United Methodists in Houston and elsewhere in southeast Texas continue to join fellow residents in coping with flooding rains that have claimed lives and damaged thousands of homes and other buildings, including churches.
Some relief work by United Methodist churches has been underway, but most is on hold because the weather hasn’t let up.
“It literally is still raining,” said Carol Greenslate, director of disaster response for the Texas Conference, said April 20 in Houston. “We’re not done with the rescue and evacuation stage, which is why the early responders have not deployed. There’s still danger.”
Greenslate and the Rev. Morris Matthis, the conference’s Central North District superintendent, led a planning meeting about the church’s response the evening of April 19, with representatives from four United Methodist congregations.
“We said, ‘Tell us the neighborhoods you know of where people, not necessarily church members, have water in their homes,’” Matthis said. “When it was over, we were looking at a list of 19 neighborhoods … We just sort of stared at (the list) and said, ‘We need to pray.’”
Eight flood-related deaths
The greater Houston area had about a foot of rain earlier in the week, leading to eight flood-related deaths. One was Charles Odum of Waller County, a seventh grade teacher who attended Pattison United Methodist Church, in Pattison, Texas said Paula Arrnold, director of communications for the Texas Conference.
News reports said he died in his car after it was submerged in flood waters. Services will be this weekend.
The rains of the past few days come after flooding affected other parts of the Texas Conference in March, during Holy Week. The Caddo Lake area and three counties near the Sabine River — Newton, Orange and Jasper — all had major damage.
The Rev. Sharon Sabom, who leads the Deweyville United Methodist Church and Mauriceville United Methodist Church, said “100 percent” of the homes in Deweyville had flooding after some 18 inches of rain fell there, prompting an evacuation order.
The Deweyville United Methodist Church did not escape.
“We’ve had to pull up all the flooring down to the sub-floor, and take out sheetrock and paneling,” Sabom said. “We’re temporarily meeting at the Mauriceville United Methodist Church.”
That church’s family life center has served as a shelter. Equipped with 40 cots and a kitchen, it is ready to house relief workers.
Sabom noted that, despite the extensive damage in her community, there were no flood-rated deaths.
“That’s an awful lot to give thanks and praise for,” she said.
The Rev. Amy Walker, associate pastor at Wesley United Methodist Church in Nederland, Texas, has helped coordinate the conference’s disaster-response work in the affected counties near the Sabine River. Greenslate called Walker’s efforts “extraordinary.”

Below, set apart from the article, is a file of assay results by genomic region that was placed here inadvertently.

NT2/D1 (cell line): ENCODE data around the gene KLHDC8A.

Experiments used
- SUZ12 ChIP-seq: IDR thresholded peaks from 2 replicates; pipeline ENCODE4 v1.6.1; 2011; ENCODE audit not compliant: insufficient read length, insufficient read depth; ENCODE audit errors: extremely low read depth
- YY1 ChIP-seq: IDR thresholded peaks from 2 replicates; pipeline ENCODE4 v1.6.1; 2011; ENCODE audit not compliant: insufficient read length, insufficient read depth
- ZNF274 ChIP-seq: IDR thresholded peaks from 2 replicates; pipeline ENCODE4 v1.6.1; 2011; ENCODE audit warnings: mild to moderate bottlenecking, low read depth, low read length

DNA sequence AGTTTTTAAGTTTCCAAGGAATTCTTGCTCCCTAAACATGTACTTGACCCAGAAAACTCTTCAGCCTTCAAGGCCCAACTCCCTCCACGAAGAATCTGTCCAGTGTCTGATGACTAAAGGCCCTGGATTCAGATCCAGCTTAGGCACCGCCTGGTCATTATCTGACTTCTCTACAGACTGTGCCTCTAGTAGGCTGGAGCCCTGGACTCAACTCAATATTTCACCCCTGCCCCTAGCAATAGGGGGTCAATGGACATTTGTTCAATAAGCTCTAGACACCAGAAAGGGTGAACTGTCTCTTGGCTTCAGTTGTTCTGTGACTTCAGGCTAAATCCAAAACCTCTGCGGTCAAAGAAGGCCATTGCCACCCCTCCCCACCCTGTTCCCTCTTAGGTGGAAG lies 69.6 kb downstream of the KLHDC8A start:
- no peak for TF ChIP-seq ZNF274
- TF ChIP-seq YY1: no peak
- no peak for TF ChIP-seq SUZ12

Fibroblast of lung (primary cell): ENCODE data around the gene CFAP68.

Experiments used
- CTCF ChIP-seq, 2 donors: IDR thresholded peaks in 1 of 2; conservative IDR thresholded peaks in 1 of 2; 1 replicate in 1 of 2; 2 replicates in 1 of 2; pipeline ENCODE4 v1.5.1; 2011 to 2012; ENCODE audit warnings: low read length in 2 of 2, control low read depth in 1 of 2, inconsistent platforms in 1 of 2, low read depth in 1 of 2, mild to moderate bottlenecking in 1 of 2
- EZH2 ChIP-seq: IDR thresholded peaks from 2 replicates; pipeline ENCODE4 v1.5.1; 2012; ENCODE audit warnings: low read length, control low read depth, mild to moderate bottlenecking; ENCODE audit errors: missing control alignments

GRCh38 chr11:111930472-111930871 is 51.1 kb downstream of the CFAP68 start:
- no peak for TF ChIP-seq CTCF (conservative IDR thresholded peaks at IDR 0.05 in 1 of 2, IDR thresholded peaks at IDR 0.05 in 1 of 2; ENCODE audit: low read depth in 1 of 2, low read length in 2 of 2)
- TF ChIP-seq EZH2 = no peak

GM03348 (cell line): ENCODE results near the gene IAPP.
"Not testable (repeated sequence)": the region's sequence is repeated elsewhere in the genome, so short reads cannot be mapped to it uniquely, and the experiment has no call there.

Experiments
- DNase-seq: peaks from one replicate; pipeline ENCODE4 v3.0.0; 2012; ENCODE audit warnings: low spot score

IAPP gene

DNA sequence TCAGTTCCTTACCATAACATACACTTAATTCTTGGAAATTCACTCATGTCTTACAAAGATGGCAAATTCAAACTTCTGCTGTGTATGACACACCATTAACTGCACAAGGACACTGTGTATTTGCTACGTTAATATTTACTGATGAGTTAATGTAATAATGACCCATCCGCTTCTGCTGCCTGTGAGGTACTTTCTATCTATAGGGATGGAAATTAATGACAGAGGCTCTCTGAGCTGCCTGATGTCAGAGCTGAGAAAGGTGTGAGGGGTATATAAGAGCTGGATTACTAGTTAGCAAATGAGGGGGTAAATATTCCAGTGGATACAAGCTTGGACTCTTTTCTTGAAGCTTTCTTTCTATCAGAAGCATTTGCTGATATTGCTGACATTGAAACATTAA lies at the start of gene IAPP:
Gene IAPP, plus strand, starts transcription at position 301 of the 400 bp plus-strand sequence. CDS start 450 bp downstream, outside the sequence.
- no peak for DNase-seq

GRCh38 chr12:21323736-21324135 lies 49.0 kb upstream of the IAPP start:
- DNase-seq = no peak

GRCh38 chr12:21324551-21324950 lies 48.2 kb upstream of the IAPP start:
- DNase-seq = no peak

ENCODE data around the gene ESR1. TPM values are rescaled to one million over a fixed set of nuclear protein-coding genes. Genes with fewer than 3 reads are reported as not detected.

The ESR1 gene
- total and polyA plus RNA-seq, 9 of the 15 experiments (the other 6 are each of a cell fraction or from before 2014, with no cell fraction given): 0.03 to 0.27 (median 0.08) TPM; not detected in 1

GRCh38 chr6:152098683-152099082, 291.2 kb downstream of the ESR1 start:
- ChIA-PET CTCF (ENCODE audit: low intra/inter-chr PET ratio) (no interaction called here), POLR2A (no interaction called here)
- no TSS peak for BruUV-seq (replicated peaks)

Walker said that volunteers, including some United Methodists, had done a lot of mucking out of homes flooded in March. But the Sabine River remains at flood stage.
“If the river rises and floods these homes again, all the work that was just done … will have to be redone,” she said.
Concern for uninsured church
Closer to Houston, the Salem United Methodist Church — a small, predominantly African-American church in Tomball, Texas — apparently was damaged by a fallen tree, Matthis said.
“I’m very concerned about what this could mean for that church,” he said. “They don’t have insurance.”
The Texas Conference has had volunteer teams working in the areas flooded in March, and some of its Houston-area churches, including The Woodlands United Methodist, plan to have flood-relief workdays over the weekend. The Houston forecast calls for more rain on April 21, a break for two days, then rain again on April 24.
The conference has created a special relief fund, and has been in touch with the United Methodist Committee on Relief.
Greenslate said low-lying southeast Texas is accustomed to floods, but this spring has seen more persistent and widespread rains than usual. She said the Cypress area of Houston, the Sabine River counties and the Caddo Lake area will all need long-term help.
Matthis expressed confidence that United Methodists will do their share or more.
“What we know is that our folks are going to step up and be who they are,” he said. “They’re going to give of themselves and serve and make a difference.”
Hodges, a United Methodist News Service writer, lives in Dallas. Contact him at (615) 742-5470 or [email protected]
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